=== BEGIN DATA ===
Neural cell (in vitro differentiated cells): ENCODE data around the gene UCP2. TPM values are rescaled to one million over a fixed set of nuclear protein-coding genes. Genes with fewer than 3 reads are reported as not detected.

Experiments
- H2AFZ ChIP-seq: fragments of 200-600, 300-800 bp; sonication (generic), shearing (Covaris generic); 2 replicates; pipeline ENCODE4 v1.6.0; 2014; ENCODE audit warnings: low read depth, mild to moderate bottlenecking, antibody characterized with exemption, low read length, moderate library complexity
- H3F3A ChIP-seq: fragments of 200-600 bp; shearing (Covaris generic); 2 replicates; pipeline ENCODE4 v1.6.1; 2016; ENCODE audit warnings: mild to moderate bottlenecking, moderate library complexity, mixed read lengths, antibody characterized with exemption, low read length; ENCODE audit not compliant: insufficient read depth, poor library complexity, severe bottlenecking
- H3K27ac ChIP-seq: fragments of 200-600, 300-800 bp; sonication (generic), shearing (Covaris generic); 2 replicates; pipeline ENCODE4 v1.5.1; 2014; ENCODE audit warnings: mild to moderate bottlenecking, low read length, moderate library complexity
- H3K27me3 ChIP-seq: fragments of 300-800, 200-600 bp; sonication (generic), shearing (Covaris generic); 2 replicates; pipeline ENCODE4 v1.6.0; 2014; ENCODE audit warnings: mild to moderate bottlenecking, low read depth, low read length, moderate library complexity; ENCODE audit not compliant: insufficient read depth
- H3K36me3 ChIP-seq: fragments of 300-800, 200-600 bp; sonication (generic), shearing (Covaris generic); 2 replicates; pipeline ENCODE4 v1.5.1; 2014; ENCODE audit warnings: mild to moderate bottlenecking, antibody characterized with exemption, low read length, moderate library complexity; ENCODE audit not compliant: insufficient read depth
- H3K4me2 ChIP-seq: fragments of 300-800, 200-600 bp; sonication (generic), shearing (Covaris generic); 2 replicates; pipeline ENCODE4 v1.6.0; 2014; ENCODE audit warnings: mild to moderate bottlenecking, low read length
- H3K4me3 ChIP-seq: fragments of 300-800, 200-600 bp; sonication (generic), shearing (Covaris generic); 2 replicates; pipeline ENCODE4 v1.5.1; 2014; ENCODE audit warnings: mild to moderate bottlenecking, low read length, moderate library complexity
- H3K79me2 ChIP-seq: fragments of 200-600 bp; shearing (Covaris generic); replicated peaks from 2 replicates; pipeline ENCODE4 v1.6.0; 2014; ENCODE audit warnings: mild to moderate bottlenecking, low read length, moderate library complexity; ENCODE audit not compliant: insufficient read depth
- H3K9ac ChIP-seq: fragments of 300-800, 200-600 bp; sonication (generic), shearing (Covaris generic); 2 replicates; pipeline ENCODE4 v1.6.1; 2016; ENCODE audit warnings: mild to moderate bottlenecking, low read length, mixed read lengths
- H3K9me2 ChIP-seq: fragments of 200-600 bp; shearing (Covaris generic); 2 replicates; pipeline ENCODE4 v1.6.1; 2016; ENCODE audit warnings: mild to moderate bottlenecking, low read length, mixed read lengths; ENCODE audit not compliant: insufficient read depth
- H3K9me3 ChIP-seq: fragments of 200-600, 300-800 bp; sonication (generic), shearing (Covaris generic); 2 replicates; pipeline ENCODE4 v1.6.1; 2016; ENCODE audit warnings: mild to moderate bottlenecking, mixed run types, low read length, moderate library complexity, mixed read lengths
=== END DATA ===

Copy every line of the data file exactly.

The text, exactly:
Neural cell (in vitro differentiated cells): ENCODE data around the gene UCP2. TPM values are rescaled to one million over a fixed set of nuclear protein-coding genes. Genes with fewer than 3 reads are reported as not detected.

Experiments
- H2AFZ ChIP-seq: fragments of 200-600, 300-800 bp; sonication (generic), shearing (Covaris generic); 2 replicates; pipeline ENCODE4 v1.6.0; 2014; ENCODE audit warnings: low read depth, mild to moderate bottlenecking, antibody characterized with exemption, low read length, moderate library complexity
- H3F3A ChIP-seq: fragments of 200-600 bp; shearing (Covaris generic); 2 replicates; pipeline ENCODE4 v1.6.1; 2016; ENCODE audit warnings: mild to moderate bottlenecking, moderate library complexity, mixed read lengths, antibody characterized with exemption, low read length; ENCODE audit not compliant: insufficient read depth, poor library complexity, severe bottlenecking
- H3K27ac ChIP-seq: fragments of 200-600, 300-800 bp; sonication (generic), shearing (Covaris generic); 2 replicates; pipeline ENCODE4 v1.5.1; 2014; ENCODE audit warnings: mild to moderate bottlenecking, low read length, moderate library complexity
- H3K27me3 ChIP-seq: fragments of 300-800, 200-600 bp; sonication (generic), shearing (Covaris generic); 2 replicates; pipeline ENCODE4 v1.6.0; 2014; ENCODE audit warnings: mild to moderate bottlenecking, low read depth, low read length, moderate library complexity; ENCODE audit not compliant: insufficient read depth
- H3K36me3 ChIP-seq: fragments of 300-800, 200-600 bp; sonication (generic), shearing (Covaris generic); 2 replicates; pipeline ENCODE4 v1.5.1; 2014; ENCODE audit warnings: mild to moderate bottlenecking, antibody characterized with exemption, low read length, moderate library complexity; ENCODE audit not compliant: insufficient read depth
- H3K4me2 ChIP-seq: fragments of 300-800, 200-600 bp; sonication (generic), shearing (Covaris generic); 2 replicates; pipeline ENCODE4 v1.6.0; 2014; ENCODE audit warnings: mild to moderate bottlenecking, low read length
- H3K4me3 ChIP-seq: fragments of 300-800, 200-600 bp; sonication (generic), shearing (Covaris generic); 2 replicates; pipeline ENCODE4 v1.5.1; 2014; ENCODE audit warnings: mild to moderate bottlenecking, low read length, moderate library complexity
- H3K79me2 ChIP-seq: fragments of 200-600 bp; shearing (Covaris generic); replicated peaks from 2 replicates; pipeline ENCODE4 v1.6.0; 2014; ENCODE audit warnings: mild to moderate bottlenecking, low read length, moderate library complexity; ENCODE audit not compliant: insufficient read depth
- H3K9ac ChIP-seq: fragments of 300-800, 200-600 bp; sonication (generic), shearing (Covaris generic); 2 replicates; pipeline ENCODE4 v1.6.1; 2016; ENCODE audit warnings: mild to moderate bottlenecking, low read length, mixed read lengths
- H3K9me2 ChIP-seq: fragments of 200-600 bp; shearing (Covaris generic); 2 replicates; pipeline ENCODE4 v1.6.1; 2016; ENCODE audit warnings: mild to moderate bottlenecking, low read length, mixed read lengths; ENCODE audit not compliant: insufficient read depth
- H3K9me3 ChIP-seq: fragments of 200-600, 300-800 bp; sonication (generic), shearing (Covaris generic); 2 replicates; pipeline ENCODE4 v1.6.1; 2016; ENCODE audit warnings: mild to moderate bottlenecking, mixed run types, low read length, moderate library complexity, mixed read lengths